Avoiding Common Feedback Mistakes

Credit: iStock.com/alexsl
Credit: iStock.com/alexsl
Feedback has been proven to be one of the most important factors to student success (Hattie, 2009). Unfortunately, students are starved for feedback from their instructors (Purdue Global, 2013). Graduate programs focus on teaching their students how to publish, lecture, and grade but not how to provide feedback that improves learning. It was only after studying the gurus of feedback, such as Grant Wiggins (2012), that I learned how to give quality feedback, which led to a sharp improvement in my student reviews and student learning. As someone who has evaluated hundreds of faculty members’ feedback to students, I have learned that faculty can drastically improve student understanding by avoiding a few common feedback errors.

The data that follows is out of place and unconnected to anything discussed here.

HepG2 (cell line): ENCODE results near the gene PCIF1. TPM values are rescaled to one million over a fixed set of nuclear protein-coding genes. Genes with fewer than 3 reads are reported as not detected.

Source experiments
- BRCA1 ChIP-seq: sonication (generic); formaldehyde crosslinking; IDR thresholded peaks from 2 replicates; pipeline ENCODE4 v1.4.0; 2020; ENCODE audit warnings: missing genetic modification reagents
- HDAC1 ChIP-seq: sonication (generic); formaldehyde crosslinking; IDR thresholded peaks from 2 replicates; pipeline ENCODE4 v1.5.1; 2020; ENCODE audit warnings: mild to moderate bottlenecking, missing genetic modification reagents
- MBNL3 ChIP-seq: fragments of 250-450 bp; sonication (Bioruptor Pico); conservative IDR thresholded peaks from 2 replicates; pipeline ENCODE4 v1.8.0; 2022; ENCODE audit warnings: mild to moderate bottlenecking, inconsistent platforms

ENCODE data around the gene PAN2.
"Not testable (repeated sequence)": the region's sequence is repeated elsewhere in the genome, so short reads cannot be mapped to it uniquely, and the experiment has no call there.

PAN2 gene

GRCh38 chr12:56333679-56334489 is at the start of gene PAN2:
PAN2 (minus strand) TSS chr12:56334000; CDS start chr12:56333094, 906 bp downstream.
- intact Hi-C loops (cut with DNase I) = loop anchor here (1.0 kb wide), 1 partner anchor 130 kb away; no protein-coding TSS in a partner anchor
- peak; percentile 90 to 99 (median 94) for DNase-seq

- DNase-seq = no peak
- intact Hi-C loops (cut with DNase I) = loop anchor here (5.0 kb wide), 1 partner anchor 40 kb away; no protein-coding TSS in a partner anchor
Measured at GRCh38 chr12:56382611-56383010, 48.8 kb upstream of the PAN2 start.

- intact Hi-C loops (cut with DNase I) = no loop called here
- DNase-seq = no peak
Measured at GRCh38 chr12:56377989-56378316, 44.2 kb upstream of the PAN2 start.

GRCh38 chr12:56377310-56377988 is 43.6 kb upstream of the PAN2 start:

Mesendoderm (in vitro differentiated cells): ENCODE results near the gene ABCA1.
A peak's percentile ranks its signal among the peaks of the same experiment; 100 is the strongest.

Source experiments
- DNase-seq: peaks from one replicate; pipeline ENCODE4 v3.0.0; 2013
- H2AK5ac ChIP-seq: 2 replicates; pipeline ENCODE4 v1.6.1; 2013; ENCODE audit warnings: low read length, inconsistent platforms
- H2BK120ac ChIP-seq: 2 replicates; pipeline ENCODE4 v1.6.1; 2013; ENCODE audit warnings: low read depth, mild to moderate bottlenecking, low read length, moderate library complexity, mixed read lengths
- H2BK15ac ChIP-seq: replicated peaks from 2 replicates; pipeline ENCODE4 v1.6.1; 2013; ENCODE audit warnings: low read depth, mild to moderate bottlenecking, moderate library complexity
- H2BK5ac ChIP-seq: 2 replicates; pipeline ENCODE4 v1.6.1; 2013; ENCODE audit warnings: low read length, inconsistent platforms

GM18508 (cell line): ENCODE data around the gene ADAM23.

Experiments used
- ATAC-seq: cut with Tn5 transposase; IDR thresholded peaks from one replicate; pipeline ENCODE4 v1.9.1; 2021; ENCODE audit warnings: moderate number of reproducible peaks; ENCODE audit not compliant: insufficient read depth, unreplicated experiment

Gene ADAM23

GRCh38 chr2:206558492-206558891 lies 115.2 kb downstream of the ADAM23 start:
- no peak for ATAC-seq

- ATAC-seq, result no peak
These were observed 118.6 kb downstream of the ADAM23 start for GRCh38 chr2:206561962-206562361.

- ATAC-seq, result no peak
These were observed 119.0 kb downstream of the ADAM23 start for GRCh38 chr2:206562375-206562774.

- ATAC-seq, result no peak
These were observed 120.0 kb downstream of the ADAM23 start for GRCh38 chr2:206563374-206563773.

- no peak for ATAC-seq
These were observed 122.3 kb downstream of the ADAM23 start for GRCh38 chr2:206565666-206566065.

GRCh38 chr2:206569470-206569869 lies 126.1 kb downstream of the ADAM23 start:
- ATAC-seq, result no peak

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2 Responses

  1. I found this article very useful in relation to providing useful guidelines to new faculty who have to do this via online forums. It provides them with a systematic approach to feedback. It’s also a great reminder for seasoned faculty who have to use these same forums now, and would have been doing feedback via face to face means.

  2. In keeping with the author’s point, after I make comments on students’ work I go back & review it to make sure that I lead with positive statements (what was done well) & that I have not focused too much on simply being critical. In reviewing my comments, I often find that I need to edit out critical comments that were not about substance but instead about style. If I discover that i have not said anything positive, I keep looking through the student’s work until I find something to comment on positively!

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